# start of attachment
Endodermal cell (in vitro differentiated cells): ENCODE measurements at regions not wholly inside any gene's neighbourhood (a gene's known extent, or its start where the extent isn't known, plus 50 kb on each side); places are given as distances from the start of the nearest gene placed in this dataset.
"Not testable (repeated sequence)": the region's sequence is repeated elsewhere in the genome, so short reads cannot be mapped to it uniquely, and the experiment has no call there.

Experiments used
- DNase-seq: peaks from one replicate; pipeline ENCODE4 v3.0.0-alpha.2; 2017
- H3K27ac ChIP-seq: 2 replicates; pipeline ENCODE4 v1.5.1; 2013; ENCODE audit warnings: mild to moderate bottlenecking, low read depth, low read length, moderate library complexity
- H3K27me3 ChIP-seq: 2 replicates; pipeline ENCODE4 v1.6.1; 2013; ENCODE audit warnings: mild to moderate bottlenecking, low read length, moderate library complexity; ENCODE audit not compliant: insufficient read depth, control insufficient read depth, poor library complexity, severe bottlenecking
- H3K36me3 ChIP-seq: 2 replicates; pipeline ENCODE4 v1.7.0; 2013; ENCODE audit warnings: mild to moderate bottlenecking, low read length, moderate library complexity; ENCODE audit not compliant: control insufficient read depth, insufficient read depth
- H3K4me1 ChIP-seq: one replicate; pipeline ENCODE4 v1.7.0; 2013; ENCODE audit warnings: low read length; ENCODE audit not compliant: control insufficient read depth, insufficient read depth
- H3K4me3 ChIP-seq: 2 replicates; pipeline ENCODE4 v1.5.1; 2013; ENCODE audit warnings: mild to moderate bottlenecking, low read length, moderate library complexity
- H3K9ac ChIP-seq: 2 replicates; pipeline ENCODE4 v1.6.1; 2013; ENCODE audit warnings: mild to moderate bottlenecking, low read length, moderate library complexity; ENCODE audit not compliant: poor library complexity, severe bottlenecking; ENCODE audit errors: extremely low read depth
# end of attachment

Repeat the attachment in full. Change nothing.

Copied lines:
Endodermal cell (in vitro differentiated cells): ENCODE measurements at regions not wholly inside any gene's neighbourhood (a gene's known extent, or its start where the extent isn't known, plus 50 kb on each side); places are given as distances from the start of the nearest gene placed in this dataset.
"Not testable (repeated sequence)": the region's sequence is repeated elsewhere in the genome, so short reads cannot be mapped to it uniquely, and the experiment has no call there.

Experiments used
- DNase-seq: peaks from one replicate; pipeline ENCODE4 v3.0.0-alpha.2; 2017
- H3K27ac ChIP-seq: 2 replicates; pipeline ENCODE4 v1.5.1; 2013; ENCODE audit warnings: mild to moderate bottlenecking, low read depth, low read length, moderate library complexity
- H3K27me3 ChIP-seq: 2 replicates; pipeline ENCODE4 v1.6.1; 2013; ENCODE audit warnings: mild to moderate bottlenecking, low read length, moderate library complexity; ENCODE audit not compliant: insufficient read depth, control insufficient read depth, poor library complexity, severe bottlenecking
- H3K36me3 ChIP-seq: 2 replicates; pipeline ENCODE4 v1.7.0; 2013; ENCODE audit warnings: mild to moderate bottlenecking, low read length, moderate library complexity; ENCODE audit not compliant: control insufficient read depth, insufficient read depth
- H3K4me1 ChIP-seq: one replicate; pipeline ENCODE4 v1.7.0; 2013; ENCODE audit warnings: low read length; ENCODE audit not compliant: control insufficient read depth, insufficient read depth
- H3K4me3 ChIP-seq: 2 replicates; pipeline ENCODE4 v1.5.1; 2013; ENCODE audit warnings: mild to moderate bottlenecking, low read length, moderate library complexity
- H3K9ac ChIP-seq: 2 replicates; pipeline ENCODE4 v1.6.1; 2013; ENCODE audit warnings: mild to moderate bottlenecking, low read length, moderate library complexity; ENCODE audit not compliant: poor library complexity, severe bottlenecking; ENCODE audit errors: extremely low read depth